PS. The one thing no one really realizes about universities is most provide tons of resources for getting jobs, and experience that isn’t easy to get if you don’t go to school. Job fairs, internship opportunities, clubs are generally always available at most universities. If you do go, take advantage of these opportunities. Often the extra curricular options available is makes going to universities worth it. :smile:

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Thanks for all the advice, guys, I really appreciate it!

As many have said, it will not hurt. It probably will help. If you have the option (that fits your requirements) to get a degree, get it.

How much the degree helps will be greatly influenced by who you end up working for. At my current level, I tend to work for larger organizations. My lack of degree has excluded me from consideration for certain types of positions (primarily Senior Architect/Engineer roles). I was expressly excluded enough that I started back to school to complete my degree.

My experience with this is a direct result of where I live and work. I know of others at my level who do not have the same experience, mostly because they live and work in a different locale.

As they say, YMMV (your mileage may vary).

It’s only expensive if you go the traditional route (this is neither a pro or a con, just a recognition of the current state of higher education in the US).

Hi,

I am self taught front end wen developer and I would like to answer your question. :slight_smile: In short, it depends on your own situation. The truth lies deep down … in the bold text … (just like the truth at the bottom of wine bottle, as my ancestors used to say :slight_smile: )

:alarm_clock: If I were you … :face_with_monocle:

… I would try to go the the Uni with the best quality of education (the harder the better) and I would focus and getting to know, what the Uni can offer you. Make as many friends there as possible, friendship would be a very valuable thing for you carrier growth (the more you reach for higher positions, the more you are dependent on your relationships – it is true, ask anyone, who is a high ranking manager).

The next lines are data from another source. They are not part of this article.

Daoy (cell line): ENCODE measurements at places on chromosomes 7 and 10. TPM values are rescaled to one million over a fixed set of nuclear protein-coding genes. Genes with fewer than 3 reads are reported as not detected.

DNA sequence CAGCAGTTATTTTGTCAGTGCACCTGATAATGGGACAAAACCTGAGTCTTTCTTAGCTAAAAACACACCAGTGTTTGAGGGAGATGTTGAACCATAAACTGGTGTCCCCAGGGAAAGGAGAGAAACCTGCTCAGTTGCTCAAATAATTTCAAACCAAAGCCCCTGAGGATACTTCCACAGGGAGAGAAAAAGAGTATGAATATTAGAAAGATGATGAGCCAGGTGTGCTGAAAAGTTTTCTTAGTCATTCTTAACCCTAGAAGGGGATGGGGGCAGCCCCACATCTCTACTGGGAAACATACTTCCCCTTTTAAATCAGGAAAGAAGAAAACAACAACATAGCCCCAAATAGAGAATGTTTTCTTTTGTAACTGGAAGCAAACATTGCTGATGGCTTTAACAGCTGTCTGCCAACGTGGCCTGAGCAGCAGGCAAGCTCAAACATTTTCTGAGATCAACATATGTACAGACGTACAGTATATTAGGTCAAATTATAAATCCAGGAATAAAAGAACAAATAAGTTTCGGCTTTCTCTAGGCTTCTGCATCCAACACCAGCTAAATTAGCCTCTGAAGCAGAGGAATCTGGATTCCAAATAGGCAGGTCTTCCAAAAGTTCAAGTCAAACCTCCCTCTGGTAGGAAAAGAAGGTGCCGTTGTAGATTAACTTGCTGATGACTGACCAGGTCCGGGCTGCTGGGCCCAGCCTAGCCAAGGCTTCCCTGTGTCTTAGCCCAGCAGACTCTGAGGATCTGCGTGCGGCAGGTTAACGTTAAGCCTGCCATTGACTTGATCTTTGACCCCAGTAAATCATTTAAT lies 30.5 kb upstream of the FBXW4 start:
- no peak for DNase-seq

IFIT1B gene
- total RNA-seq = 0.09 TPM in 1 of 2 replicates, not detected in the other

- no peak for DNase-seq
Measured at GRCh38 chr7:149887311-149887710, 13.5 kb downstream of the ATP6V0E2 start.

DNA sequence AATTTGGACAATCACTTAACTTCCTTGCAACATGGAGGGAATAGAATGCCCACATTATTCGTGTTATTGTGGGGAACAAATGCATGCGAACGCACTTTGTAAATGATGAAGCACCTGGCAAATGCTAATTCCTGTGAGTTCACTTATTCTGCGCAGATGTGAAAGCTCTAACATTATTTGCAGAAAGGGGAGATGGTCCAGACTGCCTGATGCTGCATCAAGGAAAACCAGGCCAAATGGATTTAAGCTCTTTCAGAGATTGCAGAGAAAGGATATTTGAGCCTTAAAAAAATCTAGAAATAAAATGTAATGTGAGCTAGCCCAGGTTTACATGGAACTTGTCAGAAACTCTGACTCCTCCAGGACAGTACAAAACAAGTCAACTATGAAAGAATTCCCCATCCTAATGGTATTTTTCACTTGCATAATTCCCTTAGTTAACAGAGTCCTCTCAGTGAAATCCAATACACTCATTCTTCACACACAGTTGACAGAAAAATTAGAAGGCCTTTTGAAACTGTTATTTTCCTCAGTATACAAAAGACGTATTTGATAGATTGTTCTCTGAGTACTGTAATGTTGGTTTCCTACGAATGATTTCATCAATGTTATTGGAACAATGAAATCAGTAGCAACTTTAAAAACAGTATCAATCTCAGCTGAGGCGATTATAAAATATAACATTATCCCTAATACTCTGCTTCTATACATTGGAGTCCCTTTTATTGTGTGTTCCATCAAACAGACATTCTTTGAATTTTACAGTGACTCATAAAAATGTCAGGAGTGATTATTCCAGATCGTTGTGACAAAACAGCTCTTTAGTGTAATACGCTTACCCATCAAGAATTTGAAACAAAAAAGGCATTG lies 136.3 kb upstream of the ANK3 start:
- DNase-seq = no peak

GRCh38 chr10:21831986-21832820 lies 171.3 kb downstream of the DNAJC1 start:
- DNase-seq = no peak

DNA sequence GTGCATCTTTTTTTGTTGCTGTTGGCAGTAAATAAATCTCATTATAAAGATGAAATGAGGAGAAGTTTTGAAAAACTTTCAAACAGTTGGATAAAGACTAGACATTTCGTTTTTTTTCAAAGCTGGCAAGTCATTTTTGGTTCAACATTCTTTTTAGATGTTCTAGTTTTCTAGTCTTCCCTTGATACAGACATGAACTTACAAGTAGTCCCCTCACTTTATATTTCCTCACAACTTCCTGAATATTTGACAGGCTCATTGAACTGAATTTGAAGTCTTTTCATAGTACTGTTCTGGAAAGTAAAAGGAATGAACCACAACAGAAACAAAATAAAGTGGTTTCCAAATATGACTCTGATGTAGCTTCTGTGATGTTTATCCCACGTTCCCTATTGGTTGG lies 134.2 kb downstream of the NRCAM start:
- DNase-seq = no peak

:speaking_head: I tell you, try one year at the Uni, give it a chance…
… and then decide, if you want to continue and finish it. You don’t have anything to loose, you would accumulate just some debt, if you went just for a year, but you would be able to pay it back. You can always pause a Uni for a year, try working and than go back to studying if you prefer to.

Still I would tell you not to do the same major for bachelor and master. Most masters curriculums spend 25 – 50% repeating the material from bachelor, so the slow people have a chance to catch up. Try changing to a more related field or go to a different one, you would be able to combine those two fields on the market.

:owl: …and now for some nitty griddy details and explenations behing my advice.

I did spend some time at University doing Economics, flirting with the idea of doing an academic career, but the environment for my career development just didn’t seem to be there.

I spend studying online and I got my first coding job in March 2019. It was quite easy for me, since there are very few people on the market and huge demand. But that was my case, your local case might be different.

I see too many people from USA telling thrilling stories how their technical interviews were hard and how they had to fight hard for their junior jobs. Meanwhile I just tried this January to send 6 CVs and got 4 jobs offers. For three of them I had to just present my portfolio and passion for coding, for one I had to do a home assignment during the Christmas holiday, which I did by editing project I did during a 6 hour online tutorial. Still I went for job I like the most, where they just wanted to know, that I want to code and I want to improve my skills.

So what would you be getting at Uni? Everyone thinks it is expensive, boring and they teach 80% of stuff, you won’t be using mostly.

Well there are some benefits. When you are at Uni, it is time to learn, explore the world, meet new people that are of the same age and, if they study Uni, they are probably more intellectual and clever than people, who work from age 20.

If you work from 20, you get bunch of duties, work from 9:00 to 17:00, you get only 4 weeks of holiday, if you want to travel, you get at most just 14 days off, before your manager wants you to get back. You spend most of the day forced to be friends with work colleagues, if you don’t fit it, they will fire you. Yes you get the chance to earn money, but you loose all the fun and parties at Uni. At the Uni there chances to go out for exchanges, so you can live 3, 6, 12 months on different continent and study in a new culture, plus you can travel through that continent, when you are there.

Still if you decided to go to Uni and just do the studying and fun stuff and get no internships, you will have a pretty low value on the market. So it is highly necessary for you to get a proper internship. I would even suggest to pause the Uni for a year in the fourth or third year to work at a proper position, which would you help you the get some skills in a given field. Working at Café or MacDonalds will not help you, you are not working as a manage and leading people!

:yum: I thinks that was already enough, ask anything, if you want. :slight_smile: